There is a lot of good advice on the internet about the studio visit. Most of it is just a variation on hosting meetings in general. Make sure your space is inviting. Make sure the relevant pieces are there to be seen. Be prepared to say something about your work. Know your subject. Don’t whine. Listen. Turn down the stereo and stop looking at your phone. Offer coffee or another beverage.
Coincidentally, that includes cleaning out the corners. An intelligent gallery owner or critic often wants to look at what you have turned face against the wall. I’m always a little fearful of what I’ll find in those hidden spaces, since I share my workspace with a Jack Russell Terrier.
Most studios get a little ratty as the artist nears the end of projects. Mine is no exception. I finished two pieces in two different media. While they’re now packaged neatly for delivery, there was also debris thrown all over the floor, and every level surface was a mishmash of tools and paints.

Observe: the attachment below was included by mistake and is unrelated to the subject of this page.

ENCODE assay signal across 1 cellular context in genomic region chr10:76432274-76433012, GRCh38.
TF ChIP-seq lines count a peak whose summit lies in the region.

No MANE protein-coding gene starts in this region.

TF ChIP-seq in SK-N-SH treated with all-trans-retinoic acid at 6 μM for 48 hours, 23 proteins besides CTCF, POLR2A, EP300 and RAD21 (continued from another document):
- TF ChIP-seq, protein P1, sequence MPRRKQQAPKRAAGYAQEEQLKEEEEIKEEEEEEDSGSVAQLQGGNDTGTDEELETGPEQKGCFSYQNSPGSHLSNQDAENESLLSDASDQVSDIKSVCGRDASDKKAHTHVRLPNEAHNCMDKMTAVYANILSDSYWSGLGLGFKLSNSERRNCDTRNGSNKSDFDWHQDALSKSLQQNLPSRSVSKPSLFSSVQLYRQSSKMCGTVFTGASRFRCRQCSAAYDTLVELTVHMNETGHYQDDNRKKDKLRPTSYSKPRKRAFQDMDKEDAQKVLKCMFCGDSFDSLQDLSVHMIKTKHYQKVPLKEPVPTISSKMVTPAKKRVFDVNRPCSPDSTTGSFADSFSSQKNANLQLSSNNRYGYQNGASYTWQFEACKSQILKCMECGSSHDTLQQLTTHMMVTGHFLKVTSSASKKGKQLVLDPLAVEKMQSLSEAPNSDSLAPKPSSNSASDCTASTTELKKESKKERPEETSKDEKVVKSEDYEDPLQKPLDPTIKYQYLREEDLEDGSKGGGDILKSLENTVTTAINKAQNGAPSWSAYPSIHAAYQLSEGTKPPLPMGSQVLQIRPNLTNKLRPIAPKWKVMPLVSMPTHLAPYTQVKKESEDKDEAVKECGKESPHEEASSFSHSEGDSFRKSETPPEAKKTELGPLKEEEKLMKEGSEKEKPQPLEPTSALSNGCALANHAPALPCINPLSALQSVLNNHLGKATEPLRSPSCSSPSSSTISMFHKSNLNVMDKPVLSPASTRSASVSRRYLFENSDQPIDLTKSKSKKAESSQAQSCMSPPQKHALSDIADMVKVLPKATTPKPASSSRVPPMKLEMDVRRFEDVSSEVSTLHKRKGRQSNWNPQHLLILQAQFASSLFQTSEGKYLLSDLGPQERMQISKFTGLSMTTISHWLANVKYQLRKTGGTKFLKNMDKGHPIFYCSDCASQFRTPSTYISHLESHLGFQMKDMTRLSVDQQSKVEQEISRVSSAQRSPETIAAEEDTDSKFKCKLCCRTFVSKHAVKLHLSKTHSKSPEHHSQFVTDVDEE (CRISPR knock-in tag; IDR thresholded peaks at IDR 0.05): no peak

In addition, I’m fasting for some routine medical tests. I can’t take aspirin or NSAIDs, and my old joints are creaking. After teaching today I head directly to Rochester, NY for those tests. I have been concerned about driving ten hours with a fasting headache, and concerned about getting everything ready.
Yesterday morning a gallery owner called me to arrange a studio visit for that afternoon. That required some quick stepping. We met and I have a new show coming up featuring work I’m very excited about—my shipyard series. Somehow—and this is truly a miracle—my work schedule is such that I can come home from New York and finish it. And my daughter’s schedule suddenly changed so that she can go to Rochester with me and I won’t be driving alone.
I often muse that we old people have the advantage because we have experienced the cyclical nature of life. We know that happiness can be shattered in an instant, but so can despair. “Faith is like a bird that feels dawn breaking and sings while it is still dark,” says the proverb. What started as a day of cranky discomfort ended up being absolutely perfect.
The secret of happiness, if you will, is to bank those days in our memories, and when things start going wrong, savor them as a reminder that life is, indeed, wonderful.